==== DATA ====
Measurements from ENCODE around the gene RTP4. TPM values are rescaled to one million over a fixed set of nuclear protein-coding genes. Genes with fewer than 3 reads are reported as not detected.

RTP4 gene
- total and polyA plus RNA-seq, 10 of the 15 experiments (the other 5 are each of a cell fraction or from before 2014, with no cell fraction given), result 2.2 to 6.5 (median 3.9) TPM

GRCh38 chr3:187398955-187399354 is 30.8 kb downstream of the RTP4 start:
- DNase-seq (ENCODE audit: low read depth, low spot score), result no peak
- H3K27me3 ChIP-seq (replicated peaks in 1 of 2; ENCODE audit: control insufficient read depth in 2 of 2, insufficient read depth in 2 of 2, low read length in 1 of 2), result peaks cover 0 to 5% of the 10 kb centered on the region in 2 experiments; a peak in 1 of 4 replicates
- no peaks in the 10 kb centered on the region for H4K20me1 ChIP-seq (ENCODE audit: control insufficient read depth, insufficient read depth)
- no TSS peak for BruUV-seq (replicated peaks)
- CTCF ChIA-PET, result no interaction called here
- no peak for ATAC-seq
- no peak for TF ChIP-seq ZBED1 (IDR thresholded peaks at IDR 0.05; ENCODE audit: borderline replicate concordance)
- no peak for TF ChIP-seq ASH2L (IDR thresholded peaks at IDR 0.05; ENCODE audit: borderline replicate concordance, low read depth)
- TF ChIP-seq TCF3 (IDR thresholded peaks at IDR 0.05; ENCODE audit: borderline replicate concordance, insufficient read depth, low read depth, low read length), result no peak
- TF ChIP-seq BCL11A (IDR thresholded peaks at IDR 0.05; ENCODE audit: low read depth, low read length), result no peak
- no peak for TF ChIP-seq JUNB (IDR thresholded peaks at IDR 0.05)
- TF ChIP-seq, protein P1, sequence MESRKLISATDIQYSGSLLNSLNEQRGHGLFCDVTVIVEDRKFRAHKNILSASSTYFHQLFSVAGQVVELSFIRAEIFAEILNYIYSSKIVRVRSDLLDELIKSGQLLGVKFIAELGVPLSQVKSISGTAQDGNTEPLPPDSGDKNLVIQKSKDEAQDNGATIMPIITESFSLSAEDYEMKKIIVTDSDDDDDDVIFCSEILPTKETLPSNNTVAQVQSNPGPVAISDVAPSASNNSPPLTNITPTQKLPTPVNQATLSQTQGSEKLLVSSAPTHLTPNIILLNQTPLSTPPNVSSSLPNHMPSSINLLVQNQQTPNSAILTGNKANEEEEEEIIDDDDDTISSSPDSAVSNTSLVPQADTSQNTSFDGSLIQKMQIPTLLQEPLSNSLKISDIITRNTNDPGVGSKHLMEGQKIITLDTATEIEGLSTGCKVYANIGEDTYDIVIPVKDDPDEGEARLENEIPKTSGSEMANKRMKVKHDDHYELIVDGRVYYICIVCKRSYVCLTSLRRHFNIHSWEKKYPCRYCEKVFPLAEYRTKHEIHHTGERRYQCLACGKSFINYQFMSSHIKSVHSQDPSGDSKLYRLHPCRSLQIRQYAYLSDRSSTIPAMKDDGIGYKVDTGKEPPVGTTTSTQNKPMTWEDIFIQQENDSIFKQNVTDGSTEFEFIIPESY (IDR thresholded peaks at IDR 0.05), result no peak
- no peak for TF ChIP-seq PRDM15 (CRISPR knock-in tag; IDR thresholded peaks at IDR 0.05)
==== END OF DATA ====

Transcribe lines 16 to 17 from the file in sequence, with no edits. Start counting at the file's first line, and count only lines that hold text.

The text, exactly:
- TF ChIP-seq, protein P1, sequence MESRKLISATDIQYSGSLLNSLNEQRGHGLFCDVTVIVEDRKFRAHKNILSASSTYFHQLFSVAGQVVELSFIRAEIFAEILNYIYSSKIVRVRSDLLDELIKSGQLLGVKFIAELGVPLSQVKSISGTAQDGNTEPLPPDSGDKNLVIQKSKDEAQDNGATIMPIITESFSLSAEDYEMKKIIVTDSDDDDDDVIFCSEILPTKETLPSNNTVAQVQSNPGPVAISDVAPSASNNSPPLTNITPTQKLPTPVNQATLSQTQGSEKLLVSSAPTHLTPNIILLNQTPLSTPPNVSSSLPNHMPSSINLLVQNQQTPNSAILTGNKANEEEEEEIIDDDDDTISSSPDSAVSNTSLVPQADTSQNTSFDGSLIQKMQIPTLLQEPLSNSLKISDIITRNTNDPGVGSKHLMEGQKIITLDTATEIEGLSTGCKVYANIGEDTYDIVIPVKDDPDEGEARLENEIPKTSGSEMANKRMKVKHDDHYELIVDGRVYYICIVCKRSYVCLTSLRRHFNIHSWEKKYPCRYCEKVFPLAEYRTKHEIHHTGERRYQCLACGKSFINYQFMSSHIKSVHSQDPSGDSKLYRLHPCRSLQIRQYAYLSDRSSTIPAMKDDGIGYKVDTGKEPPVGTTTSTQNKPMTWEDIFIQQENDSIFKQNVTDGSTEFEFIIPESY (IDR thresholded peaks at IDR 0.05), result no peak
- no peak for TF ChIP-seq PRDM15 (CRISPR knock-in tag; IDR thresholded peaks at IDR 0.05)